Candace Owen’s satirical take on Sarah Jeong’s racist Tweets (in which she substituted any number of professional victim groups for “White”) led to her immediate Twitter ban. The ensuing uproar woke Twitter up to their incredibly hypocritical malfeasance and the grand liberal social platform re-instituted Owens’ account.
Owens’ account being temporarily suspended for mimicking Jeong’s also led to many on Twitter saying the tweets show how the social media platform is biased and censoring conservatives.
Owens did this with many of Jeong’s tweets to show that had those same comments been made about minorities, there more than likely would have been a collective outrage against the person for exhibiting racism.
As many Twitter users asked, why was Owens’ account suspended but not Jeong’s? If Twitter’s algorithm “accidentally” flagged Owens’ account, why did it not “accidentally” flag Jeong’s? Many are reasonably upset that Owens had her account suspended within days of posting the tweets, yet Jeong’s account has never been suspended nor have the tweets been taken down.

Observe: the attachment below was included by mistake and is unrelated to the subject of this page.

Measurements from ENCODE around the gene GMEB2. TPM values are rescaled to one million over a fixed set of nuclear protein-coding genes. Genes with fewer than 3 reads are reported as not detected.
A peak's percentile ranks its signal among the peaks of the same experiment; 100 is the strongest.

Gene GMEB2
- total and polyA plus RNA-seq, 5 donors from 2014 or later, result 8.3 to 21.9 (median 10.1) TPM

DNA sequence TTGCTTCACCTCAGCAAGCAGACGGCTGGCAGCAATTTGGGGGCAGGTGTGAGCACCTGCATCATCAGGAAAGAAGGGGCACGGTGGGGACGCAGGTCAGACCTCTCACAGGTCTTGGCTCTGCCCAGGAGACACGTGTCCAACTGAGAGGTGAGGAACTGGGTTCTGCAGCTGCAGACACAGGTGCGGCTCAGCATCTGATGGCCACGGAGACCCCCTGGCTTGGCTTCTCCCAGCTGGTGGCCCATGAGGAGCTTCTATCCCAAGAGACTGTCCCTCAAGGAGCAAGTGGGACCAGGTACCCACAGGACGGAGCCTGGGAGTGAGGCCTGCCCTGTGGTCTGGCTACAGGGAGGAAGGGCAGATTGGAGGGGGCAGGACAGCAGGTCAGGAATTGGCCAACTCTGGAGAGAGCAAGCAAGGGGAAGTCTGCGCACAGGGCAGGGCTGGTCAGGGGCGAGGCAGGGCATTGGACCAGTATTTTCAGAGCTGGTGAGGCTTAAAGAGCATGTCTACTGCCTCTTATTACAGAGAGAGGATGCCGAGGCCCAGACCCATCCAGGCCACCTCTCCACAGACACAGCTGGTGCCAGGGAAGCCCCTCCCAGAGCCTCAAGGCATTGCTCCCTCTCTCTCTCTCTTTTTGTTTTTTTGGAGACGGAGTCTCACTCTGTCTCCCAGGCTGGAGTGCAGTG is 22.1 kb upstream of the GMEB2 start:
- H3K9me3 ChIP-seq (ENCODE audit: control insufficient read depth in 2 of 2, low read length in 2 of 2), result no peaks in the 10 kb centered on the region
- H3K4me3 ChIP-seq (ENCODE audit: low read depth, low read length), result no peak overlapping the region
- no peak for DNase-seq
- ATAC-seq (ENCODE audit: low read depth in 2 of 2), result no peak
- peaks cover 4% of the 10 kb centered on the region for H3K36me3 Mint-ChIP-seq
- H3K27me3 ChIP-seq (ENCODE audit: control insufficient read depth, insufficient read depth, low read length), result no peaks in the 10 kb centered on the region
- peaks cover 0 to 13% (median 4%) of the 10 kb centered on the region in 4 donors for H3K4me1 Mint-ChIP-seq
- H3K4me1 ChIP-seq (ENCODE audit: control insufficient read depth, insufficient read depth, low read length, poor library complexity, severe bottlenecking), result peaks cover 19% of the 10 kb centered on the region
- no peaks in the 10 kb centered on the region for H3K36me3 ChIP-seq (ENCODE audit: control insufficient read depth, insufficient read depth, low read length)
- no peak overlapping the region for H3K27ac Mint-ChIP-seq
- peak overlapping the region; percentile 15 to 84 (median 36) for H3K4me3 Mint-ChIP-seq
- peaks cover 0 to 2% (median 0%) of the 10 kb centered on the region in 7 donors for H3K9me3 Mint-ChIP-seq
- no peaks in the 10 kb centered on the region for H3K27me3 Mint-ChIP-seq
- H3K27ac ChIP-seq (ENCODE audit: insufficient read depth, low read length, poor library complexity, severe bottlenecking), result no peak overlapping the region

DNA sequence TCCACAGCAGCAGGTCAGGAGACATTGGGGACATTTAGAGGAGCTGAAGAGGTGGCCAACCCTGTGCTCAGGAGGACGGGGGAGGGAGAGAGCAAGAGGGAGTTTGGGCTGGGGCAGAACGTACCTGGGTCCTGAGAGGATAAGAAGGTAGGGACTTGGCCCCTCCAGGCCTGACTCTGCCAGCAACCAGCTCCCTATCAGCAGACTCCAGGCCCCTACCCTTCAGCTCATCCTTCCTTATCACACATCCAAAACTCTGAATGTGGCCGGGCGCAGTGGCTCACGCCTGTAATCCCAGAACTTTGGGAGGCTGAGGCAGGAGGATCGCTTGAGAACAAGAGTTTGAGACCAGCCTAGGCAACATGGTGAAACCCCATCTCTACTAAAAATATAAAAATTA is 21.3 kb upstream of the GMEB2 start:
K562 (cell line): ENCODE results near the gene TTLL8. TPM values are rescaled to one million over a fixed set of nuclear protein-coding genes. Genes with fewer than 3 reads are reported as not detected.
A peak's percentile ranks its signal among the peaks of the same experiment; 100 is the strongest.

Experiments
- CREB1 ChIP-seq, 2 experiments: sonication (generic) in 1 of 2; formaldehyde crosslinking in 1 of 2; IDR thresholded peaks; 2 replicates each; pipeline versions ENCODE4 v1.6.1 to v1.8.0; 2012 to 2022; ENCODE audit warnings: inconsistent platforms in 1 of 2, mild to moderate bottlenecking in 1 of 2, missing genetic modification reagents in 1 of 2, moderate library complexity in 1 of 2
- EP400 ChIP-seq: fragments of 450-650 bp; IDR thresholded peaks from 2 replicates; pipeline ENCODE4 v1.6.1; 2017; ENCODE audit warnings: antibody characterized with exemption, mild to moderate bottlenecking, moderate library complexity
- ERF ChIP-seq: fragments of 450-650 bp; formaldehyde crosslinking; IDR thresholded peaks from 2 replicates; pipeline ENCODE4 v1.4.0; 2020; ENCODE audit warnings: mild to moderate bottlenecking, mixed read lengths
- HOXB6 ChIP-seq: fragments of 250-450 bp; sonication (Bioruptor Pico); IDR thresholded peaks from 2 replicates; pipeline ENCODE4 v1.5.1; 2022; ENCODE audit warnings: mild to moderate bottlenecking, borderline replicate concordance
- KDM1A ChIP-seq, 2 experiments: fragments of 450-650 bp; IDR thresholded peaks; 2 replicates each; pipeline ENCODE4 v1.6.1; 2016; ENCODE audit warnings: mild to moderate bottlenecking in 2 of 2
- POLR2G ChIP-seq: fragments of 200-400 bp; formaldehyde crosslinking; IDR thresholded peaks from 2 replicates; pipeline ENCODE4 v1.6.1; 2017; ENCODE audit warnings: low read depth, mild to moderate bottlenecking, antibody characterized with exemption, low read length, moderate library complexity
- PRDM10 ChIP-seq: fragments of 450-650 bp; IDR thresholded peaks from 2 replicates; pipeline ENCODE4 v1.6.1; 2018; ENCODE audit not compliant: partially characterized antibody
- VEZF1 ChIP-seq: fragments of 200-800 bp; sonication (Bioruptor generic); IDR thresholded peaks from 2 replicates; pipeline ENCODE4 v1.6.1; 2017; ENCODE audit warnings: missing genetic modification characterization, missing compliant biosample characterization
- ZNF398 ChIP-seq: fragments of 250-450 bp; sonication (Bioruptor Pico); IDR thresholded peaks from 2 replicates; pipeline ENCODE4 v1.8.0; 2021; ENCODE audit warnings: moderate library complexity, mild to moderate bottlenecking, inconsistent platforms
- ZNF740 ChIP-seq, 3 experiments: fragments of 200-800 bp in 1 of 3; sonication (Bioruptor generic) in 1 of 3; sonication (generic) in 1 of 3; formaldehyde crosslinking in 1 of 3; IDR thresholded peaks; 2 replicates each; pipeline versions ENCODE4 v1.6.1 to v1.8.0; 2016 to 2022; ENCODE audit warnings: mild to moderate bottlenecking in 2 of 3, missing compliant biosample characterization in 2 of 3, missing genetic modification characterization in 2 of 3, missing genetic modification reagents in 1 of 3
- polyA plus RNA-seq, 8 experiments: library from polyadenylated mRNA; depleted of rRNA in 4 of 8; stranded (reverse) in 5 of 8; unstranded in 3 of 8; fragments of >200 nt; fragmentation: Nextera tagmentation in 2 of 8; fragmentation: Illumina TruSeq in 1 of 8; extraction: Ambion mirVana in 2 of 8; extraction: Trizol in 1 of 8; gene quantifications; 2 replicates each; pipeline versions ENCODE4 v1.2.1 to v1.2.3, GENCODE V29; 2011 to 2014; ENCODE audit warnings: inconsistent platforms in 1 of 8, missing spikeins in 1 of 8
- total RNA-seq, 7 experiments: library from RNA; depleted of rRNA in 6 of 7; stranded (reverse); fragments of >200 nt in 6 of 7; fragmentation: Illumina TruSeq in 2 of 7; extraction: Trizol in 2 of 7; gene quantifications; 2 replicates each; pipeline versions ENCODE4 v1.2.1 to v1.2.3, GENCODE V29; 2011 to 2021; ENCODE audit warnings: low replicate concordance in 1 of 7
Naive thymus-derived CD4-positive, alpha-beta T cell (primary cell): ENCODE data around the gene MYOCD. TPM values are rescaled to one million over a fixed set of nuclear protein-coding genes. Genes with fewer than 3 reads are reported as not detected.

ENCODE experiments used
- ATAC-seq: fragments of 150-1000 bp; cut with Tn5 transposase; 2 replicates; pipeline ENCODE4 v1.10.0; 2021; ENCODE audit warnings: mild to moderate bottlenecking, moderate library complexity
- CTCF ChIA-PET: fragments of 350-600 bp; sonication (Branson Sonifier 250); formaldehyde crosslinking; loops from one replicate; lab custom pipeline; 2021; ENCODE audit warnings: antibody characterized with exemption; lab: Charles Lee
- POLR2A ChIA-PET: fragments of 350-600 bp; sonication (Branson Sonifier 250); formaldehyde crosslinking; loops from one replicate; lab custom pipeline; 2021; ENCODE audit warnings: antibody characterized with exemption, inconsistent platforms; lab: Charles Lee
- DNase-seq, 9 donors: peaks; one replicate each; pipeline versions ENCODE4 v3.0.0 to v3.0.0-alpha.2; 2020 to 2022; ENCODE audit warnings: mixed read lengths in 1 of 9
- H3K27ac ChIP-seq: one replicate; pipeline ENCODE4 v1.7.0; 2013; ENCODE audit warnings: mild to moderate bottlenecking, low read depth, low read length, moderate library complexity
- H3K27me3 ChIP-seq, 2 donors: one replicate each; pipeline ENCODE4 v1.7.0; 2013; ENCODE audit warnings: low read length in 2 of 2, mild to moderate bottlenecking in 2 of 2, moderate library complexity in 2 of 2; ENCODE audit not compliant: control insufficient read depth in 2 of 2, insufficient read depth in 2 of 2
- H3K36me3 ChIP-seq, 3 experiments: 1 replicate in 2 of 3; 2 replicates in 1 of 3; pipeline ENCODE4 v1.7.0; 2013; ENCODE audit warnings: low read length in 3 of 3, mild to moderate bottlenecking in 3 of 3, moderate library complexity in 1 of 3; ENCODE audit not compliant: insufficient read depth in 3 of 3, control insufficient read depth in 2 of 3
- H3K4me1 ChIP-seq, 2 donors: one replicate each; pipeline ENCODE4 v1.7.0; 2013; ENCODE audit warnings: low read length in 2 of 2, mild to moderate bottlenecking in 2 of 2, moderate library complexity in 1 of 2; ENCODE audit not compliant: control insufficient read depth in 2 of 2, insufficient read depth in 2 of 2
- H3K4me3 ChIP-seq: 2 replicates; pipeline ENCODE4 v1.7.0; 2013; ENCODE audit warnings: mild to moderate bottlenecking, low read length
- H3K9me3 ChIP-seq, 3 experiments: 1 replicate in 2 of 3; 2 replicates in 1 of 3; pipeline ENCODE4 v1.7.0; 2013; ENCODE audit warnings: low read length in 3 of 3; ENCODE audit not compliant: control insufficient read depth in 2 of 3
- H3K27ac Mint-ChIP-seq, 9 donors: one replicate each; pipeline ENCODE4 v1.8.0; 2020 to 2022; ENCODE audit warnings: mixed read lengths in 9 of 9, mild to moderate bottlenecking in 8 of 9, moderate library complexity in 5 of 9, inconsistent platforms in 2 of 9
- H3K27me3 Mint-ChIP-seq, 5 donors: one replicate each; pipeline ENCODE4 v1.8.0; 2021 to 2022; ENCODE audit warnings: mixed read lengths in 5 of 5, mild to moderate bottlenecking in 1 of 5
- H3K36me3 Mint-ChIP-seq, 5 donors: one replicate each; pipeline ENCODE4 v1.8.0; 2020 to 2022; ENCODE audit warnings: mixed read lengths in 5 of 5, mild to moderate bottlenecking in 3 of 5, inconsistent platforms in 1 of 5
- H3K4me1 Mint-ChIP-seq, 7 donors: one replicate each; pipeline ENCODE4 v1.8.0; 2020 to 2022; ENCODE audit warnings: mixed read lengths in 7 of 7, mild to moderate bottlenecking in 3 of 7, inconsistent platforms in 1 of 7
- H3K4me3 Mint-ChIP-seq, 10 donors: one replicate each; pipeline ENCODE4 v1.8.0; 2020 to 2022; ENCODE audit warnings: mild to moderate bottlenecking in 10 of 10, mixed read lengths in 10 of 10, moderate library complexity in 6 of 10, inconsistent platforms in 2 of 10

What this proves is that, 1) Twitter’s new “anti-hate” algorithms, which came to life after Donald Trump’s election, are not backwards scrubbing, or, 2) the algorithm defines White as a color but Black as a race.